Each year as July approaches, the quiet city of Parintins in Amazonas, Brazil, comes alive as thousands of visitors from around the world arrive to celebrate Festival Folclórico de Parentins (Parintins Folklore Festival).

For three days in late June, the population of Parintins grows from 80 thousand inhabitants to 180,000 with the arrival of 100,000 revelers from around the globe ready to participate in the legendary festivities and witness the spectacular pageantry.  

Often called Festival do Boi-Bumbá, Bumba Meu Boi, or simply Festival, the event celebrates a local legend about a resurrected ox.  The celebrations center around two teams -- Garantido and Caprichoso -- that compete in extended retellings of the story with flamboyant dances, singing, and parade floats in the "Bumbódromo," a round stage with an audience capacity of 35,000. Each nightly performance is an extravaganza in itself, largely based on local Amazonian folklore and indigenous culture, but also incorporating contemporary Brazilian rhythms and themes.

"The sponsorship of the Parintins Festival is one of our most important cultural sponsorships in Brazil, which results from a close and long lasting relationship with Amazonas and its inhabitants.  Everything we do in Amazonas is associated to sustainability -- when we create thousands of jobs that greatly reduce the environmental pressure of man on the forest, when we support Fundação Amazonas Sustentável, and even when we invest in one of the most beautiful popular festivals in the world," says Marco Simões, Coca-Cola Brasil's Communication and Sustainability vice-president.

More than just spectacular parades

Coca-Cola Brazil has invested R$82 million in support of the Festival over the last 20 years. 

During this year’s event, which ran June 28-30, Coca-Cola Brazil sponsored bulls for the two competing teams and hired 700 locals to construct and manage a VIP area for guests in the Bumbódromo.  The VIP box was decorated exclusively with recycled materials produced in local carpentry shops, reinforcing Coke’s commitment to sustainability.

In total, more than three thousand Parintins residents were directly involved behind-the-scenes of the 2014 Festival.  One thousand locals participated in each of the folk groups, making costumes, props and floats.

Amidst the festivities, Coca-Cola Brazil also worked with members of local civil society, government and private initiatives to begin discussing new solutions for the sustainable development of the Amazon Region. “The enthusiasm and collaborative spirit we saw over just a few days of conversation is inspiring,” says Claudia Lorenzo, Director of Social Business at Coca-Cola Brazil. “We are beginning our first steps on an important journey with new partners. And together, we can have tremendous impact – much more than any one of us would have working alone.”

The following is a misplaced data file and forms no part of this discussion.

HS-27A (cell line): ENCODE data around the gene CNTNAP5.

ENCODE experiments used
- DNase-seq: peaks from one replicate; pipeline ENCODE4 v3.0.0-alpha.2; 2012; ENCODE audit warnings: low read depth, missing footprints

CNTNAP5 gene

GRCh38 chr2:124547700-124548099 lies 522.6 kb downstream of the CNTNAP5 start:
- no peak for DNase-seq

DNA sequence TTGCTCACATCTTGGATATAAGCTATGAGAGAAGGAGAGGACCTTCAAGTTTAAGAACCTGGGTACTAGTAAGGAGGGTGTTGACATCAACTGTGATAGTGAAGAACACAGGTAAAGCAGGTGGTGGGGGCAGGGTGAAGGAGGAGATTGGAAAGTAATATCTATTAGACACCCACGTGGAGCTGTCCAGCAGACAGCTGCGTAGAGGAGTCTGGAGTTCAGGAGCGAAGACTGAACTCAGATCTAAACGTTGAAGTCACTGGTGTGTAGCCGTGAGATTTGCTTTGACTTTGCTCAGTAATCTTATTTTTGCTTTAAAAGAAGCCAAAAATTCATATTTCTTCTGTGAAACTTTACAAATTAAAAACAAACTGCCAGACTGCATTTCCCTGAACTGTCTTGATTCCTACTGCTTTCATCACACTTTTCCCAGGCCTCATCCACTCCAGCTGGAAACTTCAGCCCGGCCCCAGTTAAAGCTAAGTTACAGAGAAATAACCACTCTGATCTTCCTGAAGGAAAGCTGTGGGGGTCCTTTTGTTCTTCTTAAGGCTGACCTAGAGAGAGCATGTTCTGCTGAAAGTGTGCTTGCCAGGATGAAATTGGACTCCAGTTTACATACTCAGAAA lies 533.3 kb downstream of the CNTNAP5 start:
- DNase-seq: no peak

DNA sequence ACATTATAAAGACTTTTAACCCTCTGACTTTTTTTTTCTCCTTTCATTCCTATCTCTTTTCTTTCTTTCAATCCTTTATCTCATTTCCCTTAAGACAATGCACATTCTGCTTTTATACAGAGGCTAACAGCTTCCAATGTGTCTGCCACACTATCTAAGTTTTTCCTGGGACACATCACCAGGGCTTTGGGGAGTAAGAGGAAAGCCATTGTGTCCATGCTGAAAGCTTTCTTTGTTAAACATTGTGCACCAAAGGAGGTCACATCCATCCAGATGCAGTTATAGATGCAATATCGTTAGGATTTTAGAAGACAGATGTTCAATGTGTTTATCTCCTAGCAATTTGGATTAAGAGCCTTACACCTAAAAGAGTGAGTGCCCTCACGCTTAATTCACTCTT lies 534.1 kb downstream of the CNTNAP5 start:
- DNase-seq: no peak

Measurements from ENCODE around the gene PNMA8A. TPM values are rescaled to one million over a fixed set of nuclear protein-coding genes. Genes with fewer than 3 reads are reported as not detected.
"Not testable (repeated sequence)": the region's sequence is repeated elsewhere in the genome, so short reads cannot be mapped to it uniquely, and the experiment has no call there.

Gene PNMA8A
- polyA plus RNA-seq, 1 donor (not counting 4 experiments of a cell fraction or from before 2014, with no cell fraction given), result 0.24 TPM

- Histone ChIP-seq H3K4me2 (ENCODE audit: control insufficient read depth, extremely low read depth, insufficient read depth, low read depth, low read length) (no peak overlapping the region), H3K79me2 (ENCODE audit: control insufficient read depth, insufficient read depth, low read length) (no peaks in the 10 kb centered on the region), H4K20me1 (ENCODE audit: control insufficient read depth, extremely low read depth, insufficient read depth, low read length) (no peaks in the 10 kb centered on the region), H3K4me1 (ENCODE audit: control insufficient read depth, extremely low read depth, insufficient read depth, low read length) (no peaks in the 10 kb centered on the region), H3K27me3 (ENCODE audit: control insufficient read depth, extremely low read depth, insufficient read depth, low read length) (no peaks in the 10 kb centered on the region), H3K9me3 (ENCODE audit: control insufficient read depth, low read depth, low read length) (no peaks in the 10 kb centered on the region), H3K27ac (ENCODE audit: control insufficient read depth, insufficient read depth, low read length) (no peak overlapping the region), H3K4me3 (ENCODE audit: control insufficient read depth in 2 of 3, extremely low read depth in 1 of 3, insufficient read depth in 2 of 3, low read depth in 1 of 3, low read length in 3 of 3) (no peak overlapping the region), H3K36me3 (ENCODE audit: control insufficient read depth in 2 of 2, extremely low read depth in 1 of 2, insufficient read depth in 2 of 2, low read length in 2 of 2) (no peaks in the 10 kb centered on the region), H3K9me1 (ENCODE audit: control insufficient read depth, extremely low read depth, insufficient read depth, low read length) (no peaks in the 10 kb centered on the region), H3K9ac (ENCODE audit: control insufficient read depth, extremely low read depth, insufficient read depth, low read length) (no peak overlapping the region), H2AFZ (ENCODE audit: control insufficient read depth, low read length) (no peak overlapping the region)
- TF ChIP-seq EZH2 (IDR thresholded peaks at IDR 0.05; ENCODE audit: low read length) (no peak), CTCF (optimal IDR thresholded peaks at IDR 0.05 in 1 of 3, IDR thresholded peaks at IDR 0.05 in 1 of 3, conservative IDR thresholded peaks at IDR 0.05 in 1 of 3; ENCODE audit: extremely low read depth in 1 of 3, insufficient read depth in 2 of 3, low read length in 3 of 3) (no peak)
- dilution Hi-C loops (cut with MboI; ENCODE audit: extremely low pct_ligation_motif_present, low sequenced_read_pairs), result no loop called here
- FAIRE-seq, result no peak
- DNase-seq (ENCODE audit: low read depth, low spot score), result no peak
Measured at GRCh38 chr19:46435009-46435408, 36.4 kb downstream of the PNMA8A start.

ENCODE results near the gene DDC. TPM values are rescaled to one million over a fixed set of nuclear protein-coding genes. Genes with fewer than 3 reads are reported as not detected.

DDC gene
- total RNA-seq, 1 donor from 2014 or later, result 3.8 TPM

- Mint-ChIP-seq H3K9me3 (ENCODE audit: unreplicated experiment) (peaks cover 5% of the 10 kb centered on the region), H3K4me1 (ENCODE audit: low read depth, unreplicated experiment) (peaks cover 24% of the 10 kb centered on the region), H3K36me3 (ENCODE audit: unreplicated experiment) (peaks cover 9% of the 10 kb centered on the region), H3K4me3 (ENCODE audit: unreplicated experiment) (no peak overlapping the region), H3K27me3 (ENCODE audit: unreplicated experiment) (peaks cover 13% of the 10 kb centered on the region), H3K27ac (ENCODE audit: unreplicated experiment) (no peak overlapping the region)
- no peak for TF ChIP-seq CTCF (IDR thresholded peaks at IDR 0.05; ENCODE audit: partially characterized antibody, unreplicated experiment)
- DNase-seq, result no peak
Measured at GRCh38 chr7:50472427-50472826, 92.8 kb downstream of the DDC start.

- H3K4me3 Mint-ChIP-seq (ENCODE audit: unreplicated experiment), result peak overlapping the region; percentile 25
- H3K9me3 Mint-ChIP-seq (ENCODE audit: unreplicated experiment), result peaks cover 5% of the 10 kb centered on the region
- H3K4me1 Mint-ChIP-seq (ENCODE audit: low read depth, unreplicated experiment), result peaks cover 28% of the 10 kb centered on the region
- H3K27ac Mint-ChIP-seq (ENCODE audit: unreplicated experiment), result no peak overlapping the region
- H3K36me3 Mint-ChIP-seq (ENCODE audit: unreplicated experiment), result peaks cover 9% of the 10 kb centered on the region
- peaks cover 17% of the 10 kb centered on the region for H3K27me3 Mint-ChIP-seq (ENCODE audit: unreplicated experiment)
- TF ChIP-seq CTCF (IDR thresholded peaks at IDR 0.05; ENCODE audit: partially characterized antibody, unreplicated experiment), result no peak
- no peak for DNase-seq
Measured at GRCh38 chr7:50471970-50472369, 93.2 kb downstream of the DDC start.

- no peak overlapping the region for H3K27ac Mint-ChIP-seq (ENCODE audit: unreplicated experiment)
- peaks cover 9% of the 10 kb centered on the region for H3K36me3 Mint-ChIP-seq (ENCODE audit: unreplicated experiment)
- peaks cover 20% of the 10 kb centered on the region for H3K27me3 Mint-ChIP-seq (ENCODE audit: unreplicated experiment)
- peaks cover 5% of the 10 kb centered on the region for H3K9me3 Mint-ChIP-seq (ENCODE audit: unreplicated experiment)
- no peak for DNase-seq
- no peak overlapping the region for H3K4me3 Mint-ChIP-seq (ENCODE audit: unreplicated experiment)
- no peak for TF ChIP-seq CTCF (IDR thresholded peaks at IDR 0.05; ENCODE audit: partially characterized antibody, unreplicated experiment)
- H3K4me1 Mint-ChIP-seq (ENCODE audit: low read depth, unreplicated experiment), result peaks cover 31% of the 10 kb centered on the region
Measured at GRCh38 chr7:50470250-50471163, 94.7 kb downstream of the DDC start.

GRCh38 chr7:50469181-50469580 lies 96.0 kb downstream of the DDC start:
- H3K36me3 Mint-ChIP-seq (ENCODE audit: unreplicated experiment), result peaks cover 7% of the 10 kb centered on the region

Coca-Cola Coletivo

The shared value platform Coca-Cola Coletivo also played a part in events surrounding the festivities in Parintins.  The Arts Coletivo trained five Parintins families to produce bags, domestic utensils and decorative items using local raw materials and recyclable materials, such as soft drink containers, to be sold during the Festival.

Coletivo is a transformational platform to strengthen local communities and build the business, based on a proprietary approach to community engagement, life-skills education and access to economic opportunity. To date, Coletivo has benefited more than 70,000 people across the country.

Coletivo includes seven models across the system’s value chain, tackling some of society’s greatest challenges. While each model includes distinct employment-based training, all Coletivo programs emphasize life skills and self-confidence to equip participants to build their own futures. Learn more.

Coca-Cola Brazil and Sustainability

Coca-Cola Brazil is committed to sustainability and it’s visible in the way the company and its bottlers care for people and the environment. The Coca-Cola Brazil water use rate, for example, is one of the best in the world: 1.87 liters of water are used for each liter of beverage produced – less than half the volume used 14 years ago.

Since 1996, Coca-Cola Brazil’s Recycling Coletivo has helped make the country one of the most efficient in material recycling. Today, 98% of all aluminum cans and 56% of all PET bottles are recycled.

To learn more about Coca-Cola in Brazil and its sustainability initiatives, visit: www.institutococacolabrasil.com.br and www.cocacolabrasil.com.br.